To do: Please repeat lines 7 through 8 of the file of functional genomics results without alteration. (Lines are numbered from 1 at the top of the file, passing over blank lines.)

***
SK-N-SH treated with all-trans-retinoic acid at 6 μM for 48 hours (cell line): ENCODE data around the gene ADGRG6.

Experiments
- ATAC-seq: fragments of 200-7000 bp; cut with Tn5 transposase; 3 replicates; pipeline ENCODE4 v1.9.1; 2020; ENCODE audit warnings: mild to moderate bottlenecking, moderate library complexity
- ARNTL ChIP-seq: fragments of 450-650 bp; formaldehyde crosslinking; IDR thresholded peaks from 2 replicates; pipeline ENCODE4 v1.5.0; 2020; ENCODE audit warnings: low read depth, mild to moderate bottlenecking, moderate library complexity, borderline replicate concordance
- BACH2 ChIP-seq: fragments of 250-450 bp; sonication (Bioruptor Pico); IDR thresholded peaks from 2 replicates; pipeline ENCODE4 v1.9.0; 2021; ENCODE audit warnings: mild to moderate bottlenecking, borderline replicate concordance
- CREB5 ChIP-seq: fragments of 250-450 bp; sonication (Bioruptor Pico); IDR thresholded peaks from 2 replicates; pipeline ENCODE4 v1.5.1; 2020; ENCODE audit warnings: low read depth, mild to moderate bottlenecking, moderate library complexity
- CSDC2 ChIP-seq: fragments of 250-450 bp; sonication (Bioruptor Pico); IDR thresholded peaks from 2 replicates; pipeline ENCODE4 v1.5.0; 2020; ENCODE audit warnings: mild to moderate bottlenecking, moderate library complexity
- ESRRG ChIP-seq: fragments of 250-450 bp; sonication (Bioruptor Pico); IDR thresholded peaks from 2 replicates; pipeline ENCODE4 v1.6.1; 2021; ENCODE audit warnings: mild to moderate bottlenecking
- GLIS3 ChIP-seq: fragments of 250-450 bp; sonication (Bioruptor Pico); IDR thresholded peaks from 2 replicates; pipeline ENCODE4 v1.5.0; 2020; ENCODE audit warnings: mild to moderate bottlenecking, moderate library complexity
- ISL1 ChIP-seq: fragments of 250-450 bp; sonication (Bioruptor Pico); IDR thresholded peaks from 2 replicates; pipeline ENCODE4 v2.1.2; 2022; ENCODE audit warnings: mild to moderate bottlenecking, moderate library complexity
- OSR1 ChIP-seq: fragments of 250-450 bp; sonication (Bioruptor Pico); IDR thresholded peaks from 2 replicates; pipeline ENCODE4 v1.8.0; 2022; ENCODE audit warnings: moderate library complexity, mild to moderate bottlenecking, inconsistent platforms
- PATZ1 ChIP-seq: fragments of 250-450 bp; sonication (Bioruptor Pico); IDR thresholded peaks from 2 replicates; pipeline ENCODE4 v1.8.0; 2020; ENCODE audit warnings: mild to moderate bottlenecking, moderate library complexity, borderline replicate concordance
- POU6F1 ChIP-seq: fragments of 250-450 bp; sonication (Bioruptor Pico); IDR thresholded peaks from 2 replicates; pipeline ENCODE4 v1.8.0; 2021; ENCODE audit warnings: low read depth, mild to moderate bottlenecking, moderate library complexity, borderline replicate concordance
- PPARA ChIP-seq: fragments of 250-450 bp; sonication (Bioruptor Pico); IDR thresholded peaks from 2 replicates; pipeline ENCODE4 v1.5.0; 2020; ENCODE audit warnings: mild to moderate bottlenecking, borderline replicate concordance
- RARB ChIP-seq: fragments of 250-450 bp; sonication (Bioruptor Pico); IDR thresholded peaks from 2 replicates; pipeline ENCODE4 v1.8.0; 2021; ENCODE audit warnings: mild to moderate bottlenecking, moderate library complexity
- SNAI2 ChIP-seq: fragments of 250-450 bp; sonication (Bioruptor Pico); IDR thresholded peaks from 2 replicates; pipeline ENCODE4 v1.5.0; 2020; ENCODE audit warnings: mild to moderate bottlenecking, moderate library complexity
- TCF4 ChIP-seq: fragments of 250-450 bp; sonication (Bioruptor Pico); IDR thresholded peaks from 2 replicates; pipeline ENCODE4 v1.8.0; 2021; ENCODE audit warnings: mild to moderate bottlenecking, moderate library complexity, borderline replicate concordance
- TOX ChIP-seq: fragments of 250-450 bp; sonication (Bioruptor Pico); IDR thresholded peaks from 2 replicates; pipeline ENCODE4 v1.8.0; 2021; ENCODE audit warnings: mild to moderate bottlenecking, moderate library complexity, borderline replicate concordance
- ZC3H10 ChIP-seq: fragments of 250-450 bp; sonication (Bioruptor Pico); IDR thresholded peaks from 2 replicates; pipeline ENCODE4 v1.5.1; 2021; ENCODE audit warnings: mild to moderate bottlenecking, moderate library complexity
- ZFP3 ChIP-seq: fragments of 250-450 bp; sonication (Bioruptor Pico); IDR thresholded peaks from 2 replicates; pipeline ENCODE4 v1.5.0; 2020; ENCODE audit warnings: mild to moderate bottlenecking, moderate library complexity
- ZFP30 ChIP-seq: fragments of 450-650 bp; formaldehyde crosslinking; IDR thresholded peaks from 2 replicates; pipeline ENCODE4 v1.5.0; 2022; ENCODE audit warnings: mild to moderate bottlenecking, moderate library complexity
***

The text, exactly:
- CSDC2 ChIP-seq: fragments of 250-450 bp; sonication (Bioruptor Pico); IDR thresholded peaks from 2 replicates; pipeline ENCODE4 v1.5.0; 2020; ENCODE audit warnings: mild to moderate bottlenecking, moderate library complexity
- ESRRG ChIP-seq: fragments of 250-450 bp; sonication (Bioruptor Pico); IDR thresholded peaks from 2 replicates; pipeline ENCODE4 v1.6.1; 2021; ENCODE audit warnings: mild to moderate bottlenecking